Retailers Navigate the Challenges of Unsure Economic Recovery

Food retailers are rising to the opportunities and challenges presented by America’s uneven economic recovery, according to data released today in the Food Marketing Institute’s industry research document (FMI) The Food Retailing Industry Speaks 2011.

For the fourth year in row, concern about national and local economies was number one on the food retail industry’s top 5 Worry Index, a tool used to identify the big issues impacting grocery retailing.  On the other hand, retailers are taking actions such as emphasizing private brands, to neutralize the adverse effects of the fluctuating economic recovery.  Additionally, the Hot Trends of 2011 named by retailers, which include expanded use of social media and interest in health and wellness, point to many of the resources that retailers are utilizing to address the named worry factors.

“While the economy has colored consumer decision-making for the past four years,” says Leslie G. Sarasin, president and chief executive officer of FMI, “food retailers have responded heroically to address the complicated financial picture confronting their customers.  They are providing more affordable private brands and loyalty program rewards, are focusing on buying locally grown products and are offering educational opportunities to consumers regarding strategic meal planning and food conservation.”

“In spite of belt tightening times for both consumers and retailers,” says Sarasin, “the industry remains committed to providing safe foods, reliable nutritional information and healthy choices for American families.”  These commitments surface in the top 2011 retailing strategies reported by food retailers, which include an emphasis on perishables, a deeper development of private brands and enhancing the consumer’s shopping experience through improved store design and product selection.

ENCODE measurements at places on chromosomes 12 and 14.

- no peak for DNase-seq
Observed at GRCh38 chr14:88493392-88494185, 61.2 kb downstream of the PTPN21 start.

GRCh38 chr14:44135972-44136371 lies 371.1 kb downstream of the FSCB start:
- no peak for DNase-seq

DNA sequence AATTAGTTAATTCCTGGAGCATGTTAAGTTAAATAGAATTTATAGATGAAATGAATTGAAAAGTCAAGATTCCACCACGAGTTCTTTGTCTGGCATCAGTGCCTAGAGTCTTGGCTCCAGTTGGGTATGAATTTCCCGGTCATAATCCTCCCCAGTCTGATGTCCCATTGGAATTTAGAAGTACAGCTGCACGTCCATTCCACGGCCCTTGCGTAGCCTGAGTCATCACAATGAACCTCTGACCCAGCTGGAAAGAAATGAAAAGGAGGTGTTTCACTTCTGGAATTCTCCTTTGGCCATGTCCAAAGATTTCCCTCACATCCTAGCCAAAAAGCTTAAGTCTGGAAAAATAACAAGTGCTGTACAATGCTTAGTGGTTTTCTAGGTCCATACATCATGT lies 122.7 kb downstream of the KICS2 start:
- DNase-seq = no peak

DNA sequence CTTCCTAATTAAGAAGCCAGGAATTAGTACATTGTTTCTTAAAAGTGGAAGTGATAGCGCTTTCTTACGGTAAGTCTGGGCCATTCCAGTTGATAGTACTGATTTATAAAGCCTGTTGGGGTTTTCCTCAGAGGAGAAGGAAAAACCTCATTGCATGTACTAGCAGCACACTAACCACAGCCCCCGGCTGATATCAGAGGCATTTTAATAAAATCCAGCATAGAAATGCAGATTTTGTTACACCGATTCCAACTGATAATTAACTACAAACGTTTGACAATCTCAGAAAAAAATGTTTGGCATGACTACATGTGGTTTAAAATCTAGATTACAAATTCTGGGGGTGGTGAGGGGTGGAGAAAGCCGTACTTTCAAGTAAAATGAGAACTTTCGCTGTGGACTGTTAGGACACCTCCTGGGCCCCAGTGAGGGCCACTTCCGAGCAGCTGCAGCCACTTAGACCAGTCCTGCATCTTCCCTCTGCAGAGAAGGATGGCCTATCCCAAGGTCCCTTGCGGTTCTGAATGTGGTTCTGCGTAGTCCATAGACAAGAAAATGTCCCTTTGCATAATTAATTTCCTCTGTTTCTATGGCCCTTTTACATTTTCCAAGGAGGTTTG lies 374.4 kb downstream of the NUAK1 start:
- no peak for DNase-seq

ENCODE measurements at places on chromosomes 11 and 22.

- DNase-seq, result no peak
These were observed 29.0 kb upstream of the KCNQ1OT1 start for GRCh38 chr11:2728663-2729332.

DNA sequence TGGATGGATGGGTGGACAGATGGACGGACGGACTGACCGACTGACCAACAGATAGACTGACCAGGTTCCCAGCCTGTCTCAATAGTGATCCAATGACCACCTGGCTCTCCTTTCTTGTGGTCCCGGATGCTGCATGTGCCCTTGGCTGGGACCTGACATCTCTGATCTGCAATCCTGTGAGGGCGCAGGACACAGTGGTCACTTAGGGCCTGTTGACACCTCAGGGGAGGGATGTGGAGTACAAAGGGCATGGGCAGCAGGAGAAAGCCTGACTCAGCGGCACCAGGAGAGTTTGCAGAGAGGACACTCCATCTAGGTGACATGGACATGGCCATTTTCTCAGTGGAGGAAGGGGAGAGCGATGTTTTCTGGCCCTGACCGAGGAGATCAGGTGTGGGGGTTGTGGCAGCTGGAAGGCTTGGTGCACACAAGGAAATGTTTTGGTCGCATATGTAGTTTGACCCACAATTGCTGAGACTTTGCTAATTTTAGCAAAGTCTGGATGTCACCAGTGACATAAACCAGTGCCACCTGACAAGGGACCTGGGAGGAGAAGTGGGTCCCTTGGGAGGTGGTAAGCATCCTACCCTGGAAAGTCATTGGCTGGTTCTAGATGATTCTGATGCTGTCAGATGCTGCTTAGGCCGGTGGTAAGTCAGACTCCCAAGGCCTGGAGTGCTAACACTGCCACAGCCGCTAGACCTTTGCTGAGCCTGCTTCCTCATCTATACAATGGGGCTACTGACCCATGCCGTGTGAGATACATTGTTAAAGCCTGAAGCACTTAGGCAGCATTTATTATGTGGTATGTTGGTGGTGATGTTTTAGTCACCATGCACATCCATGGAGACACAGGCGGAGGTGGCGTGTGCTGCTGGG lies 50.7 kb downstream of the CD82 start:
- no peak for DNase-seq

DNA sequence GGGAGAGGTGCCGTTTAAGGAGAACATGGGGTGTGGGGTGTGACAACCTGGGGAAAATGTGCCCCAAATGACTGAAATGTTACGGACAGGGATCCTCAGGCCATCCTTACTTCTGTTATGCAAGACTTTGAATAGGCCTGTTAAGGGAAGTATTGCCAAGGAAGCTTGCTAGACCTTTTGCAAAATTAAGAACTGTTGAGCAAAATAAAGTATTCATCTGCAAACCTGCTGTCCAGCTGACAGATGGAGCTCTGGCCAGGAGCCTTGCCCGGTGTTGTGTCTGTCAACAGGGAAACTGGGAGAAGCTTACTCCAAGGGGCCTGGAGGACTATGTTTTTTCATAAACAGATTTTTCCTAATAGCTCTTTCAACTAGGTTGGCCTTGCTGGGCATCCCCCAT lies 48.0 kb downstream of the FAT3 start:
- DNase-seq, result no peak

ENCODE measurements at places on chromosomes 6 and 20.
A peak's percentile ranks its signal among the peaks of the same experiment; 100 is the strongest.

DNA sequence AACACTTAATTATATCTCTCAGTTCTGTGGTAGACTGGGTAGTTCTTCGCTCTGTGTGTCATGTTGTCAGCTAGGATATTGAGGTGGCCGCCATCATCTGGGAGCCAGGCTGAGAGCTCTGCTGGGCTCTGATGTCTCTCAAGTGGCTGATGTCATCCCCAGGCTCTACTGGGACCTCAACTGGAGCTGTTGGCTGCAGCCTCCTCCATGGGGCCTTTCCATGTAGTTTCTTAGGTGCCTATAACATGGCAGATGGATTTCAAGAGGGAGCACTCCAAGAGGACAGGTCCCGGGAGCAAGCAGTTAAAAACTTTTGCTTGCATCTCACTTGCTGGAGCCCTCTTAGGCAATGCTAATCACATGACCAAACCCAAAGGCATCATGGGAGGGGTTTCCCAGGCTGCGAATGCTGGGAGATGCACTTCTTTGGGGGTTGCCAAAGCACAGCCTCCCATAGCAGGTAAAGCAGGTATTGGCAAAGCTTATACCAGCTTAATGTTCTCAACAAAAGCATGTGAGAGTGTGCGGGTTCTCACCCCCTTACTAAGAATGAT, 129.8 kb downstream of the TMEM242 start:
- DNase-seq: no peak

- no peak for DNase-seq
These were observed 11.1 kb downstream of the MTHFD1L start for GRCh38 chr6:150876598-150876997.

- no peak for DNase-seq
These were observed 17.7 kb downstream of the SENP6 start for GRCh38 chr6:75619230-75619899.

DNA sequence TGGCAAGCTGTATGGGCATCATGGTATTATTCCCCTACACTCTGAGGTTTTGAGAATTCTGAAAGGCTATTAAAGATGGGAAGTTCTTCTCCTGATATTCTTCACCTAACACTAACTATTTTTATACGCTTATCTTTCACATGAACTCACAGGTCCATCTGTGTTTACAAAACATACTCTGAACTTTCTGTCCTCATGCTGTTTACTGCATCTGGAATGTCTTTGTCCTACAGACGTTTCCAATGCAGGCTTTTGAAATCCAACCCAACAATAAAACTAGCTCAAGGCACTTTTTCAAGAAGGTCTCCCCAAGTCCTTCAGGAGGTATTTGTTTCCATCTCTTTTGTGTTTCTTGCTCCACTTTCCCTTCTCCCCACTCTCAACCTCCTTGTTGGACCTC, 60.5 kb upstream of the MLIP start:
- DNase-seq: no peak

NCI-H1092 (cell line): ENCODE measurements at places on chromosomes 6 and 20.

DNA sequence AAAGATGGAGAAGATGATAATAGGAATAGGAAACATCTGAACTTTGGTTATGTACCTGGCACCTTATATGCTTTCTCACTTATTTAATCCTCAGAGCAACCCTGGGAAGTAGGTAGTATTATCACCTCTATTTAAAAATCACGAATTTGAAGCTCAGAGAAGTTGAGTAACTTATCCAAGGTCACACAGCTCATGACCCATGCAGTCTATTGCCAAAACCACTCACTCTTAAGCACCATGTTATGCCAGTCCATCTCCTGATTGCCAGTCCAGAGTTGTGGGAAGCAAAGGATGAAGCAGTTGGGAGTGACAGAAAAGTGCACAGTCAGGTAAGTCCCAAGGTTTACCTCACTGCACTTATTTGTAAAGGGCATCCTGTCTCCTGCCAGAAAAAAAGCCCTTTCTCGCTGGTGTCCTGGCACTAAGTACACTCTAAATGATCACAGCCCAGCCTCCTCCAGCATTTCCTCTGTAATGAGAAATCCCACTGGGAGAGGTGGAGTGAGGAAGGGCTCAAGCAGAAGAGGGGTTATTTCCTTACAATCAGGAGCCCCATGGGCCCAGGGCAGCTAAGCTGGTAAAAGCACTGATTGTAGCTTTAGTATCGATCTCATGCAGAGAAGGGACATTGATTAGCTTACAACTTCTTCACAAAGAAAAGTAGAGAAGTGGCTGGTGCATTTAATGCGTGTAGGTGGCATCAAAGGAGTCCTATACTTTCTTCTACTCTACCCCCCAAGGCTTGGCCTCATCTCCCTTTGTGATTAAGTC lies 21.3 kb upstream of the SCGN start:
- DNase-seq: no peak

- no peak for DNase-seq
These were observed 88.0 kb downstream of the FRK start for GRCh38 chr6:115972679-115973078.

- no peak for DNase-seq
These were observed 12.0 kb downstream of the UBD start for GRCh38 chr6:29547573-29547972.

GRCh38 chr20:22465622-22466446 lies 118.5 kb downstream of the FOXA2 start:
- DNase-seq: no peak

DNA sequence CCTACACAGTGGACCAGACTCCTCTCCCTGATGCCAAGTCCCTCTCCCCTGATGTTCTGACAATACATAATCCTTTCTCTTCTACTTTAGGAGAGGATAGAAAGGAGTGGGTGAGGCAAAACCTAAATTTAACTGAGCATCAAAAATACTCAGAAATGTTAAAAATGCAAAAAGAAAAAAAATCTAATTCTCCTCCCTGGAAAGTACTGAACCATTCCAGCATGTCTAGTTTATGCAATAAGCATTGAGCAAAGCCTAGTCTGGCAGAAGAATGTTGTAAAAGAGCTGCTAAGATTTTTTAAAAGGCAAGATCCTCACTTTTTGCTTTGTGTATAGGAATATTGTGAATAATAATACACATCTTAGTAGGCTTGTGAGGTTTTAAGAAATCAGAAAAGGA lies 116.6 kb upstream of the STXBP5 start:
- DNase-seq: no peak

Healthcare and Interchange Fees Rank High on Retailer Worry Index

Ranking second on the FMI Worry Index, rising healthcare costs pose a particular challenge for the labor-intensive food retailing industry.  Sixty-six percent of retailers reported rising healthcare costs in 2010, with the average increase hovering near 9 percent.  Eighty percent of retailers indicated they anticipate cost increases again in 2011.  Healthcare costs average 1.5 percent of total food retail sales

After disappearing from the retailer worry list for a year, interchange fees returned to take third position on this year’s compilation of concerns.  With 46 percent of shoppers making grocery payments with their debit card, food retailers remain challenged by the anticompetitive practices in the debit card interchange fee system.  The Dodd-Frank Wall Street Reform and Consumer Protection Act (P.L. 111-203) includes provisions correcting the way interchange fees are established.  Delay tactics instigated by financial institutions are preventing a timely implementation of the provisions and are the root cause of interchange fees returning to the retailer worry list.

 

Social Media Trends Hit the Supermarkets